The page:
I'm going to pickle the radishes, did a pesto with some of the greens, and the rest of the greens will get mixed in with stir fry and salads.

I'm really liking the Chianti Hybrid sunflowers so far.
[Fark user image 621x826]

Also, in between picking and cleaning/cutting up the radishes a potted nasturtium was mostly eaten and a tomato plant that I had in a pot that was starting to do pretty well (but really was just a "let's see if I can keep it alive" experiment at this point) had been chewed down to the stem.
I saw a potential suspect on my way to work this morning:
[Fark user image 614x459]
Kind of hard to stay mad at the adorable little bastards.

They've wrought havoc on my beans this year. I looked out the window and one was looking at me while chewing on a bean leaf.

I've tried a repellent spray of 1 L water, 2 tbsp soap, 2 tsp hot pepper flakes, 2 crushed cloves garlic. I call it MacGregor's Revenge but I'm not sure how well it works yet.

I make an arch of chicken wire over them until they get about 8" tall. I kept finding just beanstalks sticking out of the ground. Also good for keeping small dogs out of the carrots.

I have beans in front, back, and side. The ones in the back (Golden Harvest) were under an arch and got nibbled slightly. No arch in front, nibbled severely (Blue Lake). But the ones in the side... not nibbled at all. They're called Cherokee Trail of Tears beans - never planted them before - and supposedly from the indigenous peoples whose name they bear. They're a pole bean - others are bush - and maybe it's the beans themselves or maybe it's the fact that the side garden is a tiny strip of dirt between patio stones, but they get left alone.

[Fark user image image 425x318]

That's about three weeks ago. The beans (right) are almost to the top of the fence and the peas are pretty much done. I always get low yields of shelling peas, enough to snack on but never for a meal.


Nice! You're ahead of me. We had cold weather until mid May, then a hot, dry spell. The stuff I started really early just sulked.
 
2021-06-21 11:04:53 PM  
Tomatoes 1!

Fark user imageView Full Size

Fark user imageView Full Size
 
2021-06-21 11:12:53 PM  
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Herbaceous plants are happy too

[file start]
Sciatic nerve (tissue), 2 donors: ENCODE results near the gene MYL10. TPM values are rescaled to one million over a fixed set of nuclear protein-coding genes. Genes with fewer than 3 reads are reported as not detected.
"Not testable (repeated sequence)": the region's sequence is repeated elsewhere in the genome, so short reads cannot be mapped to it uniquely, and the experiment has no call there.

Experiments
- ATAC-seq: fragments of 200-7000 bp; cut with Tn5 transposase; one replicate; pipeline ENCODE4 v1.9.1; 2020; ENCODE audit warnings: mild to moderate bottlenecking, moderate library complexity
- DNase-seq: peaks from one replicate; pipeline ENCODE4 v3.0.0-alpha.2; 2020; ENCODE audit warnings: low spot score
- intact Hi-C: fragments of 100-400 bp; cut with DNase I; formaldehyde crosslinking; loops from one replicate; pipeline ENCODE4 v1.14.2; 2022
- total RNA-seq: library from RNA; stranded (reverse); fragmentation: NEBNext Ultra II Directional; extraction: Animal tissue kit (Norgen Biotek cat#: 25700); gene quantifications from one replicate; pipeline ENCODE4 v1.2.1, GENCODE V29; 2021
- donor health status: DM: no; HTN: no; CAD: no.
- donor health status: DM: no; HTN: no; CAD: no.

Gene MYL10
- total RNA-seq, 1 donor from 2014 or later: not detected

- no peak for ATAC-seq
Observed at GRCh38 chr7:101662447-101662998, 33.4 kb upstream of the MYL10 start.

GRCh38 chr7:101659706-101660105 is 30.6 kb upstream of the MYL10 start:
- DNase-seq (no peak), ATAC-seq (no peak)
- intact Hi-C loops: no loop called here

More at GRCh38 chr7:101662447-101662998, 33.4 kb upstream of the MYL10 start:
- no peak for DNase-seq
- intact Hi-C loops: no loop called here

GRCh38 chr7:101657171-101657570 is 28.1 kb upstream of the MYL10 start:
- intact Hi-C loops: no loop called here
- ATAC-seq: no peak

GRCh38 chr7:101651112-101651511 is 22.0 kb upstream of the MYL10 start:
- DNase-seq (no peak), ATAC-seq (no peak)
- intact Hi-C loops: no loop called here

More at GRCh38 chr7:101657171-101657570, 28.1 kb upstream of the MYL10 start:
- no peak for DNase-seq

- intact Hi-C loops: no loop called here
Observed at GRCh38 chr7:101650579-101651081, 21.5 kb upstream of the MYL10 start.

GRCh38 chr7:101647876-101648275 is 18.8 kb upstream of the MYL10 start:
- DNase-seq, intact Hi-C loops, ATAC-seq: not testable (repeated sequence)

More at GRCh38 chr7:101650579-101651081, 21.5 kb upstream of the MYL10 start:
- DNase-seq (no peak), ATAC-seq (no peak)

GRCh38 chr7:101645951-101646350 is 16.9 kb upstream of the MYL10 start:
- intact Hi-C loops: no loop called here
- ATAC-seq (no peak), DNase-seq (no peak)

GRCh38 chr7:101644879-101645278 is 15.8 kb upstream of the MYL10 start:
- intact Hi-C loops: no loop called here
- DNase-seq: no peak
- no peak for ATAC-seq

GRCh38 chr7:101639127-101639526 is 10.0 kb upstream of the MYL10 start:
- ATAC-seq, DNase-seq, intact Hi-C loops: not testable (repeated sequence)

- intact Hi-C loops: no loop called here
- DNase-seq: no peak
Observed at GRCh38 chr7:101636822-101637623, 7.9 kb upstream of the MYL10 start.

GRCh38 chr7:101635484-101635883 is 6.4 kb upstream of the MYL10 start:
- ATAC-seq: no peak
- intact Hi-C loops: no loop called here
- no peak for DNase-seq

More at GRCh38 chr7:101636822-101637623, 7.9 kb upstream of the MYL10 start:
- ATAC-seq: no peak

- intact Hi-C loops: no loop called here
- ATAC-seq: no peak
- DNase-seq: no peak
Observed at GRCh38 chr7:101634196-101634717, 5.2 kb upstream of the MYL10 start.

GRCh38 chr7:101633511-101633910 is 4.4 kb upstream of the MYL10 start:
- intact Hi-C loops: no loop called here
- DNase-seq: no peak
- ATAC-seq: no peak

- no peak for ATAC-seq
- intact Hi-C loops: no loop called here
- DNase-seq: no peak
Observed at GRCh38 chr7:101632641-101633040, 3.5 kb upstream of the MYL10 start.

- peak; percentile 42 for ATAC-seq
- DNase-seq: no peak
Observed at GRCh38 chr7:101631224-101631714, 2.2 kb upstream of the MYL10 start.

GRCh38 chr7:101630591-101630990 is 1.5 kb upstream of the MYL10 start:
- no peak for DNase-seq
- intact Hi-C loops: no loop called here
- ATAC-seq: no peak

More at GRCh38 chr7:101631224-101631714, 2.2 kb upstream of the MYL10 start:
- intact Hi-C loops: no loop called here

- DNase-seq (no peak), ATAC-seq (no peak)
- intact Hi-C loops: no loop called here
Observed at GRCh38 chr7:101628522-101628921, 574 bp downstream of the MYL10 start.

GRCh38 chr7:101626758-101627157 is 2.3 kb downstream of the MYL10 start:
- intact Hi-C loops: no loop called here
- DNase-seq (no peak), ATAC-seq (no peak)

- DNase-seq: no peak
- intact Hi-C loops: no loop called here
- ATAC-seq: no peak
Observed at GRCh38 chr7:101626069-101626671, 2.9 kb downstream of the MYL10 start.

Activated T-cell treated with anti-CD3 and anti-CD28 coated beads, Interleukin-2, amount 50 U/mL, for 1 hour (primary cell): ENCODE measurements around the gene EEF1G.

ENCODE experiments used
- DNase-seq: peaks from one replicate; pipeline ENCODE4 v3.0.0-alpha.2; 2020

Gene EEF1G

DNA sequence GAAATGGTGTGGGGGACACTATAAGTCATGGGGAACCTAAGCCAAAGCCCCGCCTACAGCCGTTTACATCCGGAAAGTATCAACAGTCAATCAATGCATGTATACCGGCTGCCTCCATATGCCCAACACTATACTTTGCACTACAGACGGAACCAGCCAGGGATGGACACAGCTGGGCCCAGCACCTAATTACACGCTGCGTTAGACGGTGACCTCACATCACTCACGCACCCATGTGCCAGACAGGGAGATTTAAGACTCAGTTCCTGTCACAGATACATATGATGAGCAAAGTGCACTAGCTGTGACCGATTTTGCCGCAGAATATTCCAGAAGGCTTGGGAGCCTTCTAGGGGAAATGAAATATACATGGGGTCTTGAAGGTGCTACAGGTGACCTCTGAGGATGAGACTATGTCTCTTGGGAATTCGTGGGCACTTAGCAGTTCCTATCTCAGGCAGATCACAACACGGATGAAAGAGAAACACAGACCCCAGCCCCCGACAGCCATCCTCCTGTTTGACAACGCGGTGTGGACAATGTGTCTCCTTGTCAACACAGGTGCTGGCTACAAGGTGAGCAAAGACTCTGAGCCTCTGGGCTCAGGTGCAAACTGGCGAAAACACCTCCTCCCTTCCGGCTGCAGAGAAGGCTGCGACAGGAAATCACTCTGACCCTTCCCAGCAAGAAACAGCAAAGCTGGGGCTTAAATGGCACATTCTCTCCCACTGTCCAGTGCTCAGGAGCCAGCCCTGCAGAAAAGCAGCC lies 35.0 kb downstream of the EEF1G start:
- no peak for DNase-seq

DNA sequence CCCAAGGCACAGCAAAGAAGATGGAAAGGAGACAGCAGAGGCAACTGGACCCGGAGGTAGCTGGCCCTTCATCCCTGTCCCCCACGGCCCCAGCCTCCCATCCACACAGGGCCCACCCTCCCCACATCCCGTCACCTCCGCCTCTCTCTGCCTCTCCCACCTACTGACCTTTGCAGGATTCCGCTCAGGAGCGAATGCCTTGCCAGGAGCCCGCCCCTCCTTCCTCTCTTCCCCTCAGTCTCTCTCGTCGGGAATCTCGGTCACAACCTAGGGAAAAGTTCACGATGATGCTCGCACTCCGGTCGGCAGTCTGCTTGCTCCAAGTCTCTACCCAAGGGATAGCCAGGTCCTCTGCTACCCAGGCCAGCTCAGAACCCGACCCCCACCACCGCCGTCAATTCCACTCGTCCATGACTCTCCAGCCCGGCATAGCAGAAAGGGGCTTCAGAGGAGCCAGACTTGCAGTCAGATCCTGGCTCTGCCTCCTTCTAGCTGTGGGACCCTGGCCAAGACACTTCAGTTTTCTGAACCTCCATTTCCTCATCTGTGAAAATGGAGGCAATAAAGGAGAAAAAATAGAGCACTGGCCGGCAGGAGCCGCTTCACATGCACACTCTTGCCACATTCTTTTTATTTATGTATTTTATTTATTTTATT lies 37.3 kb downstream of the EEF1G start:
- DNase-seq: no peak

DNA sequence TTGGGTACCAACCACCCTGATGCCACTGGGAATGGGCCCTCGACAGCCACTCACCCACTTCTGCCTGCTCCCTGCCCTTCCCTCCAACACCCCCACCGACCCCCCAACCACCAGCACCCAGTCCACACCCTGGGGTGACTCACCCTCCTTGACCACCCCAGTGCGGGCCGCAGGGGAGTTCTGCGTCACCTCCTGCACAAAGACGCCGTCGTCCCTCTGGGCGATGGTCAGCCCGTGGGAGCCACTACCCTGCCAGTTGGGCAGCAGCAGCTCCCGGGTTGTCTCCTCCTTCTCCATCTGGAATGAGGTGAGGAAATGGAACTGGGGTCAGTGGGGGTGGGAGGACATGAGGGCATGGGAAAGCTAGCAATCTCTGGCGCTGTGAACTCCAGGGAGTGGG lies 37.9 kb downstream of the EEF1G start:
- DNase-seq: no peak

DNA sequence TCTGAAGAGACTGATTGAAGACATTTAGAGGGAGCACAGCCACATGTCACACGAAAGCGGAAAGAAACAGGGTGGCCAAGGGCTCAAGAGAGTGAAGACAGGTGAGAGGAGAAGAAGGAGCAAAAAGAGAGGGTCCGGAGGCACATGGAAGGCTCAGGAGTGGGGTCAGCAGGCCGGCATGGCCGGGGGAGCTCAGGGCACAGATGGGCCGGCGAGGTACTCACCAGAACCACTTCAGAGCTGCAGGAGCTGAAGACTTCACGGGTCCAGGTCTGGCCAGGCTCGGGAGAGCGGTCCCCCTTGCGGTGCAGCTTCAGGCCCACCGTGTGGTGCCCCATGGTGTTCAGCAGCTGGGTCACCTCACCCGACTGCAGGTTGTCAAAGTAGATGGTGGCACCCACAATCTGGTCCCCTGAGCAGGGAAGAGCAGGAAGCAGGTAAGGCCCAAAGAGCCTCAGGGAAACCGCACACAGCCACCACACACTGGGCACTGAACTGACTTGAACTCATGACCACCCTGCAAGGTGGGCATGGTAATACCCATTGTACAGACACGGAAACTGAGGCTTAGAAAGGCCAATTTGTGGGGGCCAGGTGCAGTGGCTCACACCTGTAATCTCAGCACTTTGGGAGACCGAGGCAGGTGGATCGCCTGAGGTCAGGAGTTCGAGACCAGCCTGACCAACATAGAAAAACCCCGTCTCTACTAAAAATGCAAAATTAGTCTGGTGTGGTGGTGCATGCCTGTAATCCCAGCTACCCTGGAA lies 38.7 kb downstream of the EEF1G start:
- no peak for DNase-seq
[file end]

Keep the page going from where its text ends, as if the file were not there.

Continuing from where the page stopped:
2021-06-21 11:16:11 PM  
I finally got to put my hot peppers in the garden.
Fark user imageView Full Size

Waiting on this praying mantis egg thingy to hatch so I hopefully get some aphid control.
Fark user imageView Full Size
 
2021-06-21 11:23:05 PM  
We finally got a good soaking rain over the last few days and temps are more normal. I like having a break from watering.

My progress:

Pole beans are up 6' now and I can see the beginnings of flower buds
Cucumbers are up about 2'. No blossoms yet
Raspberries and blueberries are still green
A couple of strawberries will be ready this week
Lots of tiny green tomatoes. I had 2 nice ones except the little fingers attached to the 2 year old next door picked them
My first baby eggplant has started
My brand new honeysuckle is blooming (2nd year)
The clematis is done for this wave of blooms but I deadheaded and should get 1-2 more waves before frost
My perennials are doing well. I see buds starting on the daylily, crocosmia, and bee balm. The balloon flowers might be budding. The dianthus is in full bloom.

Fark user imageView Full Size
 
2021-06-21 11:55:18 PM  
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2021-06-22 12:07:15 AM  
I pick blueberries this evening

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The rest of the garden is looking pretty good

Fark user imageView Full Size


Pineapple guava has a lot of flowers this year too
 
2021-06-22 2:31:32 AM  

dr_blasto: I finally got to put my hot peppers in the garden.
[Fark user image image 425x566]
Waiting on this praying mantis egg thingy to hatch so I hopefully get some aphid control.
[Fark user image image 425x566]


Oh my squeee!  I want baby mantises!
 
2021-06-22 4:37:25 AM  

rosekolodny: dr_blasto: I finally got to put my hot peppers in the garden.
[Fark user image image 425x566]
Waiting on this praying mantis egg thingy to hatch so I hopefully get some aphid control.
[Fark user image image 425x566]

Oh my squeee!  I want baby mantises!


i.ytimg.comView Full Size
 
2021-06-22 5:13:42 AM  

puffy999: rosekolodny: dr_blasto: I finally got to put my hot peppers in the garden.
[Fark user image image 425x566]
Waiting on this praying mantis egg thingy to hatch so I hopefully get some aphid control.
[Fark user image image 425x566]

Oh my squeee!  I want baby mantises!

[i.ytimg.com image 850x478]


They're adorable! They look like little flowers!
 
2021-06-22 5:14:50 AM  

Sunidesus: puffy999: rosekolodny: dr_blasto: I finally got to put my hot peppers in the garden.
[Fark user image image 425x566]
Waiting on this praying mantis egg thingy to hatch so I hopefully get some aphid control.